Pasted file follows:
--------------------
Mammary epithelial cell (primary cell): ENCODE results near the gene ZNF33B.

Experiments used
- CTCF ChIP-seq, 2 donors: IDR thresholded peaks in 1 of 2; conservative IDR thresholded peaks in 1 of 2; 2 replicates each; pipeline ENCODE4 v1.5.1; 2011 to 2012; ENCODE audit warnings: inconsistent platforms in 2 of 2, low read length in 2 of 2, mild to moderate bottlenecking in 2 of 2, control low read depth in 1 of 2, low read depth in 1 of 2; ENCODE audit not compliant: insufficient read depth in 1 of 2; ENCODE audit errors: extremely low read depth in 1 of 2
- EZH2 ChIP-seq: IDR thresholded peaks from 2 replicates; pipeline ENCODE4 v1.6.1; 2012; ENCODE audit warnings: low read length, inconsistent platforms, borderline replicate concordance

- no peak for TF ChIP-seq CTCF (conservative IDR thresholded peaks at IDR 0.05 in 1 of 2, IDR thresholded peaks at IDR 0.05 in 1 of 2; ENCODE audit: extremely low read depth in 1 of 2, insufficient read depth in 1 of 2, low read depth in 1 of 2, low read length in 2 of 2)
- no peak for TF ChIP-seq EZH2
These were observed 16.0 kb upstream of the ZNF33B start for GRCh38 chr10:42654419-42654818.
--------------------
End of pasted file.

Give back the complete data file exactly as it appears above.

Mammary epithelial cell (primary cell): ENCODE results near the gene ZNF33B.

Experiments used
- CTCF ChIP-seq, 2 donors: IDR thresholded peaks in 1 of 2; conservative IDR thresholded peaks in 1 of 2; 2 replicates each; pipeline ENCODE4 v1.5.1; 2011 to 2012; ENCODE audit warnings: inconsistent platforms in 2 of 2, low read length in 2 of 2, mild to moderate bottlenecking in 2 of 2, control low read depth in 1 of 2, low read depth in 1 of 2; ENCODE audit not compliant: insufficient read depth in 1 of 2; ENCODE audit errors: extremely low read depth in 1 of 2
- EZH2 ChIP-seq: IDR thresholded peaks from 2 replicates; pipeline ENCODE4 v1.6.1; 2012; ENCODE audit warnings: low read length, inconsistent platforms, borderline replicate concordance

- no peak for TF ChIP-seq CTCF (conservative IDR thresholded peaks at IDR 0.05 in 1 of 2, IDR thresholded peaks at IDR 0.05 in 1 of 2; ENCODE audit: extremely low read depth in 1 of 2, insufficient read depth in 1 of 2, low read depth in 1 of 2, low read length in 2 of 2)
- no peak for TF ChIP-seq EZH2
These were observed 16.0 kb upstream of the ZNF33B start for GRCh38 chr10:42654419-42654818.